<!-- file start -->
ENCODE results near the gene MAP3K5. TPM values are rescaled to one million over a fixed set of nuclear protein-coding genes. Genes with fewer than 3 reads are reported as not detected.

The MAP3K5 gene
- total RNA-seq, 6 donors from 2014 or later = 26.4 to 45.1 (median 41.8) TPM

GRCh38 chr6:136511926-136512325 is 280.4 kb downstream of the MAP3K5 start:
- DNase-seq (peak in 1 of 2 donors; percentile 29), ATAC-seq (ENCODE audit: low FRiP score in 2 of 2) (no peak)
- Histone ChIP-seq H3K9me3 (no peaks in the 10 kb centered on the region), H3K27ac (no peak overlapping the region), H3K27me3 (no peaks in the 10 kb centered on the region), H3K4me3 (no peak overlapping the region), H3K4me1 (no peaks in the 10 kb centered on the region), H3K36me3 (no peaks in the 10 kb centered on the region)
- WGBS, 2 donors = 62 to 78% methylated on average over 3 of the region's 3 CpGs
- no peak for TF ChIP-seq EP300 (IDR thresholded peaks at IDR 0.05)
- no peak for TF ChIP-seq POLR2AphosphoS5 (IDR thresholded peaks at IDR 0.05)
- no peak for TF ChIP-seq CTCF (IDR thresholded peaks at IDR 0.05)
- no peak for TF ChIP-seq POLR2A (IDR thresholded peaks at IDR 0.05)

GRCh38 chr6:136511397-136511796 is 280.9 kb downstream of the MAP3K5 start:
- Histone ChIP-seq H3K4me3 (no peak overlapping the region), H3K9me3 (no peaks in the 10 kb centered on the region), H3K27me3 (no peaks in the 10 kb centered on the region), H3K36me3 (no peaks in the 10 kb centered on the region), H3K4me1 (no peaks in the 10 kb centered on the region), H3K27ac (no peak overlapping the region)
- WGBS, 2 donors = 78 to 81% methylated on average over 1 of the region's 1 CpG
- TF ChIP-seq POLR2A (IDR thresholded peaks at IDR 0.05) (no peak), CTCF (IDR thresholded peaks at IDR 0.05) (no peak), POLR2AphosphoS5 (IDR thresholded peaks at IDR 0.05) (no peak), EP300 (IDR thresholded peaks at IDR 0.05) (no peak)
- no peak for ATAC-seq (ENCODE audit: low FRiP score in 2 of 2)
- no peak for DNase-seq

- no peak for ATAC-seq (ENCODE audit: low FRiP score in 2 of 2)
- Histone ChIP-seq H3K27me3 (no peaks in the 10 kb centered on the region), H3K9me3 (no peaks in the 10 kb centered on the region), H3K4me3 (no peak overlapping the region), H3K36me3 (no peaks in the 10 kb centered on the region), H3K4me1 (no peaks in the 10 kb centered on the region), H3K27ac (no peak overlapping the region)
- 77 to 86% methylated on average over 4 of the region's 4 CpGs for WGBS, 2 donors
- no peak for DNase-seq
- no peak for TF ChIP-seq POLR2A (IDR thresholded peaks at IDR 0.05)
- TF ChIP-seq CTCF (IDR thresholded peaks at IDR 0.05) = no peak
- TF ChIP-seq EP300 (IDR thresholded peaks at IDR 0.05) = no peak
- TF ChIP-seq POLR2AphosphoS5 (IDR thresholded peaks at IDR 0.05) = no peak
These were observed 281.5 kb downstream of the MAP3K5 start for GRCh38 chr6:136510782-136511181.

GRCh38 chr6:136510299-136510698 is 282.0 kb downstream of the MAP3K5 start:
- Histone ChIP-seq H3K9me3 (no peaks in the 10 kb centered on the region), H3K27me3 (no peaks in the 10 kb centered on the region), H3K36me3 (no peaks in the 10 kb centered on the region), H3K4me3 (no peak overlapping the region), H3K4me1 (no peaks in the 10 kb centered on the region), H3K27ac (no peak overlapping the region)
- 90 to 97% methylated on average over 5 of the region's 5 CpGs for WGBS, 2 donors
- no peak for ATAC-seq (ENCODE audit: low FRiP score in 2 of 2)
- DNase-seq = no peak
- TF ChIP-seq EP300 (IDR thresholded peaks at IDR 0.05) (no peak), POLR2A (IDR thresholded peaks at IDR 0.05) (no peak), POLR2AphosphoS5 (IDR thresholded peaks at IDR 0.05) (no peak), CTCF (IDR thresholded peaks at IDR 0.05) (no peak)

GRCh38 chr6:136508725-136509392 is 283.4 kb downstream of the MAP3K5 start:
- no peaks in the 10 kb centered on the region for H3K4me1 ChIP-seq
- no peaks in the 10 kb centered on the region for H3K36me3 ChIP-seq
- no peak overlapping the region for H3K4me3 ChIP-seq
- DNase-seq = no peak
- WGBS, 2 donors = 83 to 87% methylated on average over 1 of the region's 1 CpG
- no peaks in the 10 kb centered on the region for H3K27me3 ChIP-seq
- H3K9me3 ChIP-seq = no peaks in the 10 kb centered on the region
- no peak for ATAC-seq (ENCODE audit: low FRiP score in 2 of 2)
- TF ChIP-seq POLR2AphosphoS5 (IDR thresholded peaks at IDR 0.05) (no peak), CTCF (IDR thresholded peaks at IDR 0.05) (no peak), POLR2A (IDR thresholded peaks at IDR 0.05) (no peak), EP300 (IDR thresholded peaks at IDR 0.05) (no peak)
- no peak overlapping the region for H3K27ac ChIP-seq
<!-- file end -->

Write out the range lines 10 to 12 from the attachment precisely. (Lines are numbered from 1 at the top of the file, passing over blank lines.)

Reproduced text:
- no peak for TF ChIP-seq CTCF (IDR thresholded peaks at IDR 0.05)
- no peak for TF ChIP-seq POLR2A (IDR thresholded peaks at IDR 0.05)

GRCh38 chr6:136511397-136511796 is 280.9 kb downstream of the MAP3K5 start: